Monday, October 15, 2012

Stages of labor in detail - first stage of labor cervix dilates

What happens in labor? There are three stages to labor.
In the first stage the cervix gradually opens up (dilates). In the second stage the baby is pushed down the vagina and is born. In the third stage the placenta comes away from the wall of the uterus and is also pushed out of the vagina.
The first stage of labor - dilation   
Dilation of the cervix: The cervix needs to open to about 10cm for a baby to pass through. This is called ‘fully dilated’. Contractions at the start of labor help to soften the cervix so that it gradually opens. Sometimes the process of softening can take many hours before what midwives refer to as ‘established labor’. This is when your cervix has dilated to at least 4cm.
If you go into hospital or your midwifery unit before labor is established, you may be asked if you would prefer to go home again for a while, rather than spending extra hours in hospital.
If you go home, you should make sure that you eat and drink, as you will need energy. At night, try to get comfortable and relaxed.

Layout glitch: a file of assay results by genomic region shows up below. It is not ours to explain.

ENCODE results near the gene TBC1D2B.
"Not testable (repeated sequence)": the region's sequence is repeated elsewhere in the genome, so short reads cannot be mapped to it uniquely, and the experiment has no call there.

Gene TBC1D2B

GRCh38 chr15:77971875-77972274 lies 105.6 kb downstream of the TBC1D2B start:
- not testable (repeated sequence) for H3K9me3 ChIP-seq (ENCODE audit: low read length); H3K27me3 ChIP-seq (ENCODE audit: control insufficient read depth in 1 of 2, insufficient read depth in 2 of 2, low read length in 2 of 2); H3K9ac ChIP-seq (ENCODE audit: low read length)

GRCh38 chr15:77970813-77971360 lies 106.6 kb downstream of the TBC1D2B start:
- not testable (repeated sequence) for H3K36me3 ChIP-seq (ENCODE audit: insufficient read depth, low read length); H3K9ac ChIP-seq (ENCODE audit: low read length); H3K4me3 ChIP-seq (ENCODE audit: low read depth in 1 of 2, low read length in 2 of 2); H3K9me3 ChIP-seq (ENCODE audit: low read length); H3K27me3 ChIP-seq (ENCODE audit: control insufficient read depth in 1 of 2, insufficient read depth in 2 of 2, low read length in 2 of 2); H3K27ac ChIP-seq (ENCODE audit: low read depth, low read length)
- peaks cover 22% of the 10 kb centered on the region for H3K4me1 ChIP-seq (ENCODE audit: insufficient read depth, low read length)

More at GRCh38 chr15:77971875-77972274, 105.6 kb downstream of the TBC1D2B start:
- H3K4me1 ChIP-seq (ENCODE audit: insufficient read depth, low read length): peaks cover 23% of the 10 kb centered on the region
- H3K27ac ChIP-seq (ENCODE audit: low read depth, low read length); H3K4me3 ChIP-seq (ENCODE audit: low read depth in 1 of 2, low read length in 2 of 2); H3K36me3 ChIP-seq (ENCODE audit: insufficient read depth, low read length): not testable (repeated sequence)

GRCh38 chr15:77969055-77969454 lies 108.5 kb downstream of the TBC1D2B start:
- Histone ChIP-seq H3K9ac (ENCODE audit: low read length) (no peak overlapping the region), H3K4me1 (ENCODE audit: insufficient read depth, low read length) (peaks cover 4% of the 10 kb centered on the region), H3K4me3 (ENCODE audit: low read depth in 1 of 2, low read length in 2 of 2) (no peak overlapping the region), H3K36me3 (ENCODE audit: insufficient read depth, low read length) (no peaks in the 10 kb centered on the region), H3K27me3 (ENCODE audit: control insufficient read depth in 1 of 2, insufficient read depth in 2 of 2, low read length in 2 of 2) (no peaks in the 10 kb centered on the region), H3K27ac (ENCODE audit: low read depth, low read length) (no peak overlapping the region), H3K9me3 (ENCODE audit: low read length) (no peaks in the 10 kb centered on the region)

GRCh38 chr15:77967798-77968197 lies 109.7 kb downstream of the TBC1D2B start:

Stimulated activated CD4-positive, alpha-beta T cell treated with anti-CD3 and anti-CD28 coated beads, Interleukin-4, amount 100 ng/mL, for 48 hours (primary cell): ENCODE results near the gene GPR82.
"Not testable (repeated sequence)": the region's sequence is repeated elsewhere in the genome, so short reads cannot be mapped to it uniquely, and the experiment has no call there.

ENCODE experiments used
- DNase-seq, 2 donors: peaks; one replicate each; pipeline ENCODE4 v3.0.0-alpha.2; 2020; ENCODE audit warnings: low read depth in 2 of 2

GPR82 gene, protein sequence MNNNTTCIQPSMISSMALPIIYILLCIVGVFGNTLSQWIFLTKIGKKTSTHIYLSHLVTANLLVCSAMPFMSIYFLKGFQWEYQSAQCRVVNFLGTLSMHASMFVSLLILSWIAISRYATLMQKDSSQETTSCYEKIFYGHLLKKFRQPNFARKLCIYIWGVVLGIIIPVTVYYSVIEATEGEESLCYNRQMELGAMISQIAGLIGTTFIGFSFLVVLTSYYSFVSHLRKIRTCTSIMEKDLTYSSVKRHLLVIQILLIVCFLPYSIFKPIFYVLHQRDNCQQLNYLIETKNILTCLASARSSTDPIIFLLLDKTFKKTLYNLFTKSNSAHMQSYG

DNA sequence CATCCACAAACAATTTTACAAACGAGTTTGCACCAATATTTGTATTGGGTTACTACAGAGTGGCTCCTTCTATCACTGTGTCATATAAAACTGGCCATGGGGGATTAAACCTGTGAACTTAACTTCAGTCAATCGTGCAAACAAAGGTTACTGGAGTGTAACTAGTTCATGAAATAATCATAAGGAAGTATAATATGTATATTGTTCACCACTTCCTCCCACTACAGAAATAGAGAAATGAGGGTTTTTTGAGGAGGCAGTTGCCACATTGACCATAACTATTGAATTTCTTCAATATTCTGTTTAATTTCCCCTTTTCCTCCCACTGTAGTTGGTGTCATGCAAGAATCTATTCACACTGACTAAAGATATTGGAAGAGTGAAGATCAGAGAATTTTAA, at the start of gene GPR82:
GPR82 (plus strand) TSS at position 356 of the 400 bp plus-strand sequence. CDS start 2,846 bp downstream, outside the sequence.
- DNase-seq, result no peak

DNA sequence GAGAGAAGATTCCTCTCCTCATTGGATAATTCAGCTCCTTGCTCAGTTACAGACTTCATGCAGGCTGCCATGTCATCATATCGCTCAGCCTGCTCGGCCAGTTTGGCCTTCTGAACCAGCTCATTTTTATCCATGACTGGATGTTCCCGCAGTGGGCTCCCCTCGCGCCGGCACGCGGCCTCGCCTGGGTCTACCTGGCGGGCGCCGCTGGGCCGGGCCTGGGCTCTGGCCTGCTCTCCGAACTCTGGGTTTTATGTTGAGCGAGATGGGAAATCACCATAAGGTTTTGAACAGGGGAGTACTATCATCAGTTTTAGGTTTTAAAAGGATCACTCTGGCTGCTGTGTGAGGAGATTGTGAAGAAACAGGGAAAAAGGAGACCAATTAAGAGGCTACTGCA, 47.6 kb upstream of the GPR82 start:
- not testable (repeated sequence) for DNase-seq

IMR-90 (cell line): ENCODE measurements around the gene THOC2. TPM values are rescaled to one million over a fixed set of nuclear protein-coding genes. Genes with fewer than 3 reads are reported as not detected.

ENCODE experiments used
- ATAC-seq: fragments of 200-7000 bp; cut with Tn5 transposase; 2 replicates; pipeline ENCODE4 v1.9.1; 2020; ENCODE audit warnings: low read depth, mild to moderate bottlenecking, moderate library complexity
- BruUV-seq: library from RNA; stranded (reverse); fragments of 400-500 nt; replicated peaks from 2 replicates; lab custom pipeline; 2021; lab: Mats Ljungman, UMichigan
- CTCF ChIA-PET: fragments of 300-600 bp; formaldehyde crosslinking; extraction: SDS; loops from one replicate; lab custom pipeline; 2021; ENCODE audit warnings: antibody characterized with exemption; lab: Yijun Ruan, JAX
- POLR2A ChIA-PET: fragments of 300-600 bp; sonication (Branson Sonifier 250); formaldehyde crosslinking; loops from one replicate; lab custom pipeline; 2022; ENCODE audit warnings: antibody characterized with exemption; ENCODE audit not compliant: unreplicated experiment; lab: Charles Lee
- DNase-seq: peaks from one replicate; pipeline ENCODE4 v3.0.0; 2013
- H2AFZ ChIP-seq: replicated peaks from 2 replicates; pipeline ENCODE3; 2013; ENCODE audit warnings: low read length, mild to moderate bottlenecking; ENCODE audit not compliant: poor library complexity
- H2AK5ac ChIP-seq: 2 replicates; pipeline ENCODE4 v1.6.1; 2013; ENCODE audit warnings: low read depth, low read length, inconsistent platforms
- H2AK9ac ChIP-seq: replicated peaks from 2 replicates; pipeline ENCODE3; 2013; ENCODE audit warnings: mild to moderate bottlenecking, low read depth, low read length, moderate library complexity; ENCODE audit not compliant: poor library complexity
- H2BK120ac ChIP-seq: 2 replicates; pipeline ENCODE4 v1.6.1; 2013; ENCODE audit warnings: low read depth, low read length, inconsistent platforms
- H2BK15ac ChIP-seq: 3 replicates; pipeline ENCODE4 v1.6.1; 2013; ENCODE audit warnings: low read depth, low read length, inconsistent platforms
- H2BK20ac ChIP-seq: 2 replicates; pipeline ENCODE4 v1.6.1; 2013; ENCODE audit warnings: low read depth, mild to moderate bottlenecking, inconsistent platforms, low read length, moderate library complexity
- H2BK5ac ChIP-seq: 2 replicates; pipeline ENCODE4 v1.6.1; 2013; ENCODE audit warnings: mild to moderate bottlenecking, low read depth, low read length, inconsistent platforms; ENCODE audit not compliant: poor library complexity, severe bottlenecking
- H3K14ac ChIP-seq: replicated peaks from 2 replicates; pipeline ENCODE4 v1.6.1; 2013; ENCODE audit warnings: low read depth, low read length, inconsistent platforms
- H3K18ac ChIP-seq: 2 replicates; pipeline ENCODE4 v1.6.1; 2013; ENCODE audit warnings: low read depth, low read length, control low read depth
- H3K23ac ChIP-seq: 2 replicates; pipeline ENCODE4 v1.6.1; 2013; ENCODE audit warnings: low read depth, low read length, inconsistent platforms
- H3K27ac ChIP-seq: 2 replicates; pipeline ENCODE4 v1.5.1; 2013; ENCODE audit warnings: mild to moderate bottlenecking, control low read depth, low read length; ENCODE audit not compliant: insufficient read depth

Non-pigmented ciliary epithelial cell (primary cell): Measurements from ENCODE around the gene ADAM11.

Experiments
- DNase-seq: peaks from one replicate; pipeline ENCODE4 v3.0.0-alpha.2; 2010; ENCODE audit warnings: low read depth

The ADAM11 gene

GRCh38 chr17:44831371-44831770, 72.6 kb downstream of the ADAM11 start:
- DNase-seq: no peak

If you can, try to sleep. A warm bath or shower may help you to relax. During the day, keep upright and gently active. This helps the baby to move down into the pelvis and helps the cervix to dilate.
Once labor is established, the midwife will check you from time to time to see how you are progressing. In a first labor, the time from the start of established labor to full dilation can be between 6 and 12 hours. It is often quicker in subsequent pregnancies.
Your midwife should be with you all the time to support you.
She will tell you to try not to push until your cervix is fully open and the baby’s head can be seen.
To help yourself get over the urge to push, try blowing out slowly and gently or, if the urge is too strong, in little puffs. Some people find this easier lying on their side, or on their knees and elbows, to reduce the pressure of the baby’s head on the cervix.

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